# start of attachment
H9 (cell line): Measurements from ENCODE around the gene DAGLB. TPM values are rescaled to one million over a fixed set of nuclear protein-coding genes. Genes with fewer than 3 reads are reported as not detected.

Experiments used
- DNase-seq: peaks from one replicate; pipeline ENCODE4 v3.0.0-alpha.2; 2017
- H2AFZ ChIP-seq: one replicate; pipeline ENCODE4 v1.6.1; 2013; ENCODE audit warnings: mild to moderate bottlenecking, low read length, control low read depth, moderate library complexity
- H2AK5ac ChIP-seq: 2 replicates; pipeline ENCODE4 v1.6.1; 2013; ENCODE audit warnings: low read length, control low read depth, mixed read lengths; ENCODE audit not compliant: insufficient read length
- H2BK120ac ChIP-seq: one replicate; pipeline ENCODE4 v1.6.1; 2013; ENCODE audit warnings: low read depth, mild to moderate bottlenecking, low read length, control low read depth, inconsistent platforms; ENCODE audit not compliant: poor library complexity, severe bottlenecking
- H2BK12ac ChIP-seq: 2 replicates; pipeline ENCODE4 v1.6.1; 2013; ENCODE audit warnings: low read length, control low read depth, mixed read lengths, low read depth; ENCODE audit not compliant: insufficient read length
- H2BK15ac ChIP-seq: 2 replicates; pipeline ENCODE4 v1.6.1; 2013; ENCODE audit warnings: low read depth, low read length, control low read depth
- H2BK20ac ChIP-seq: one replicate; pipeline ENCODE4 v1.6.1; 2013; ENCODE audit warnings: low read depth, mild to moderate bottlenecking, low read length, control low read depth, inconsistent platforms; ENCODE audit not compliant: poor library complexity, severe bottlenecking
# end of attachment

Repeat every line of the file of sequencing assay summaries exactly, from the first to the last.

H9 (cell line): Measurements from ENCODE around the gene DAGLB. TPM values are rescaled to one million over a fixed set of nuclear protein-coding genes. Genes with fewer than 3 reads are reported as not detected.

Experiments used
- DNase-seq: peaks from one replicate; pipeline ENCODE4 v3.0.0-alpha.2; 2017
- H2AFZ ChIP-seq: one replicate; pipeline ENCODE4 v1.6.1; 2013; ENCODE audit warnings: mild to moderate bottlenecking, low read length, control low read depth, moderate library complexity
- H2AK5ac ChIP-seq: 2 replicates; pipeline ENCODE4 v1.6.1; 2013; ENCODE audit warnings: low read length, control low read depth, mixed read lengths; ENCODE audit not compliant: insufficient read length
- H2BK120ac ChIP-seq: one replicate; pipeline ENCODE4 v1.6.1; 2013; ENCODE audit warnings: low read depth, mild to moderate bottlenecking, low read length, control low read depth, inconsistent platforms; ENCODE audit not compliant: poor library complexity, severe bottlenecking
- H2BK12ac ChIP-seq: 2 replicates; pipeline ENCODE4 v1.6.1; 2013; ENCODE audit warnings: low read length, control low read depth, mixed read lengths, low read depth; ENCODE audit not compliant: insufficient read length
- H2BK15ac ChIP-seq: 2 replicates; pipeline ENCODE4 v1.6.1; 2013; ENCODE audit warnings: low read depth, low read length, control low read depth
- H2BK20ac ChIP-seq: one replicate; pipeline ENCODE4 v1.6.1; 2013; ENCODE audit warnings: low read depth, mild to moderate bottlenecking, low read length, control low read depth, inconsistent platforms; ENCODE audit not compliant: poor library complexity, severe bottlenecking